Fredrik Lindgren (speedway rider)

Jan Fredrik Tobias (Freddie) Lindgren (born 15 September 1985)[1] is a Swedish motorcycle speedway rider.[2] He has won the silver medal and the bronze medal twice at the Speedway World Championship, in addition to the world team championship in 2015.[3]

Fredrik Lindgren
Born (1985-09-15) 15 September 1985 (age 38)
Örebro, Sweden
NicknameFreddie
NationalitySwedish
Career history
Sweden
2004–2006Masarna
2008–2009, 2012–2013, 2017Dackarna
2011Valsarna
2002-2003, 2014–2016Indianerna
2018–2019Smederna
2021–2022Västervik
Great Britain
2003–2017Wolverhampton Wolves
Poland
2007–2010Zielona Góra
2011Tarnów
2012Wrocław
2013Leszno
2014Gdańsk
2015Daugavpils
2017Rybnik
2018–2022Częstochowa
2024Lublin
Speedway Grand Prix statistics
SGP Number66
Starts125
Podiums20 (4-6-10)
Finalist26 times
Winner5 times
Individual honours
2023World Championship silver
2018, 2020World Championship bronze
2010, 2016, 2017Elite League Riders Champion
2006Nordic Champion
2018, 2021, 2023Swedish Champion
2003, 2004Swedish U21 champion
2004Nordic Under 21 Champion
2012Swedish Grand Prix Champion
2017Warsaw Grand Prix Champion
2018Czech Republic Grand Prix Champion
2019Scandinavian Grand Prix Champion
Team honours
2015World Cup Winner
2009, 2016Elite League Champion
2003Swedish Allsvenskan Champion
2002Swedish Division 1 Champion
2007, 2018, 2019Swedish Elitserien Champion
2009, 2023Polish Ekstraliga Champion

Career edit

Born in Örebro, Sweden. Lindgren's father Tommy was a speedway rider before him, and his younger brother Ludvig also rides. Lindgren first appeared for Wolverhampton Wolves during the 2003 season as the team struggled with injuries. At the age of just 17, Freddie made his debut for the team and impressed enough to be brought back the following season when again injuries hit the club.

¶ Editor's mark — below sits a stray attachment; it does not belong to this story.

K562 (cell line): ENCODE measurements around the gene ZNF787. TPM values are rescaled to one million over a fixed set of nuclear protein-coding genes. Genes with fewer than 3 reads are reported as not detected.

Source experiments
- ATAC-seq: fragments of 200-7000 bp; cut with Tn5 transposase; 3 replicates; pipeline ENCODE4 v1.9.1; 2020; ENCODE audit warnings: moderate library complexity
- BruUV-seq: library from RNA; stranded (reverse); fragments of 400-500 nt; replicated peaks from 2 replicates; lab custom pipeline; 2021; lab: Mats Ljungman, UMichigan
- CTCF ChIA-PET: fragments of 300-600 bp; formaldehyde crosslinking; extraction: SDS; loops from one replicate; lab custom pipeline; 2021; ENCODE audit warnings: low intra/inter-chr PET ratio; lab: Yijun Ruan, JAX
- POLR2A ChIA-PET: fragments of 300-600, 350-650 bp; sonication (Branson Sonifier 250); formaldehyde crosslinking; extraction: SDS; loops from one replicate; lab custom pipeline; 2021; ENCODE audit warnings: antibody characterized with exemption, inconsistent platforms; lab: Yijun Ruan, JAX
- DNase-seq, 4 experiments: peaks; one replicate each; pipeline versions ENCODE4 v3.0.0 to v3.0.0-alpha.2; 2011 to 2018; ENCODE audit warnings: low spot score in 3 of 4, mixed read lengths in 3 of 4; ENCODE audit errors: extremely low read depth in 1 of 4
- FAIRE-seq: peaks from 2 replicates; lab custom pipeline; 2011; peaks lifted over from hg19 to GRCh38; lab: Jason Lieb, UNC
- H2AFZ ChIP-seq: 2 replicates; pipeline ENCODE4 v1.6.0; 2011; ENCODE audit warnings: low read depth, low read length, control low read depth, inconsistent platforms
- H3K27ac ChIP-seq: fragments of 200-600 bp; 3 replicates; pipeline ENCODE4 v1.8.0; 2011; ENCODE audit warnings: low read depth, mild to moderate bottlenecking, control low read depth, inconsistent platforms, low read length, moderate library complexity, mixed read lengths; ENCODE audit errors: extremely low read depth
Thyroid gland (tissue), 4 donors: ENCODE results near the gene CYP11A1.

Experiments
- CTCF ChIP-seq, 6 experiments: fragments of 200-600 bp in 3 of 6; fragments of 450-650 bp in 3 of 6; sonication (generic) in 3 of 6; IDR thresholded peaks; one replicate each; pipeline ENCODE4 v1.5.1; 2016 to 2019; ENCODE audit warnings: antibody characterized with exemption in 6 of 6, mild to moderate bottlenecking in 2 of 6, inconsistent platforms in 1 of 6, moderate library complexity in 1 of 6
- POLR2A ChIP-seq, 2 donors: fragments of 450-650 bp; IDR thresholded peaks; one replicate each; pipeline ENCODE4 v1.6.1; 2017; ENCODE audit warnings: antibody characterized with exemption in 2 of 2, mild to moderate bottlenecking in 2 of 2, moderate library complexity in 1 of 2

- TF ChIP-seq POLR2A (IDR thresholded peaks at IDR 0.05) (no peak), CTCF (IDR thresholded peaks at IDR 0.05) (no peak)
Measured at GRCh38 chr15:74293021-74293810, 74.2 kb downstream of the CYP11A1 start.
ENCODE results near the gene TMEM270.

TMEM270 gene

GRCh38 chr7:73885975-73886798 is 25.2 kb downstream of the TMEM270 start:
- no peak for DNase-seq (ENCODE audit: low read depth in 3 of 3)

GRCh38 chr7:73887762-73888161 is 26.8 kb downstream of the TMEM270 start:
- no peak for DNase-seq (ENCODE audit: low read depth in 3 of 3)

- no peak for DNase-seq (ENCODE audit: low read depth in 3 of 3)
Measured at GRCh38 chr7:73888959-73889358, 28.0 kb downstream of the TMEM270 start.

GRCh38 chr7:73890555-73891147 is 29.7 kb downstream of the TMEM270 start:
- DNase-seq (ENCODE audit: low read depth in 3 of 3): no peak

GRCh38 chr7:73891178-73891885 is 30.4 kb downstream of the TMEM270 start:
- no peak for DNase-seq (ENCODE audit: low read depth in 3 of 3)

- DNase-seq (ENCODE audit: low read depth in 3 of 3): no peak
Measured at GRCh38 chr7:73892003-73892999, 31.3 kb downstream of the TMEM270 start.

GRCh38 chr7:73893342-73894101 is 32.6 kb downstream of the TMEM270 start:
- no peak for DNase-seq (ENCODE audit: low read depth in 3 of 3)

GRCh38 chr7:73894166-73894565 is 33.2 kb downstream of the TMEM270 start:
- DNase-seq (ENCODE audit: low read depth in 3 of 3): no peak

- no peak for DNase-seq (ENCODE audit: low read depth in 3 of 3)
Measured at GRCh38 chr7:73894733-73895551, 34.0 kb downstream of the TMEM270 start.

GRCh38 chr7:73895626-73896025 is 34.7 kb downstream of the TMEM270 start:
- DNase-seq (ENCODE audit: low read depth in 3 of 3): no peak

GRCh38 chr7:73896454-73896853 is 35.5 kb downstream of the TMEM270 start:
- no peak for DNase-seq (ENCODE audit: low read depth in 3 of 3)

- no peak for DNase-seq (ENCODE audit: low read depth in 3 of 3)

In 2005, he moved over to full-time and averaged 7.44 for Wolves in his debut full season and in 2006 he improved to average 8.12. In 2007 as Freddie started to show up more on the World scene, he averaged 8.35 again for Wolves.[4] Also in 2007, he was awarded a permanent wild card place for the 2008 Speedway Grand Prix series. During the 2008 season, Freddie was awarded with the Wolves captaincy role, previously held by fellow Swede Peter Karlsson and as a full-time Grand Prix rider he averaged 8.52 for Wolves. Due to his top 10 finish in the 2008 SGP, Lindgren was awarded a second successive permanent wild card place for the 2009 Speedway Grand Prix.

In 2010, he finished 11th on 87 points but qualified for the 2011 Series after beating Janusz Kolodiej and Magnus Zetterstrom in a run-off in the GP Challenge Final.[5]

 
2012

In 2009, Lindgren topped the averages in the UK with a 10.43 average and only dropped 7 points at home all season. Wolverhampton went on to win the Elite League title. 2010 saw him again back at Wolverhampton where his brother Ludvig also gained a place. Again he finished as the highest averaging rider in the Elite League and helped Wolves reach the title playoffs.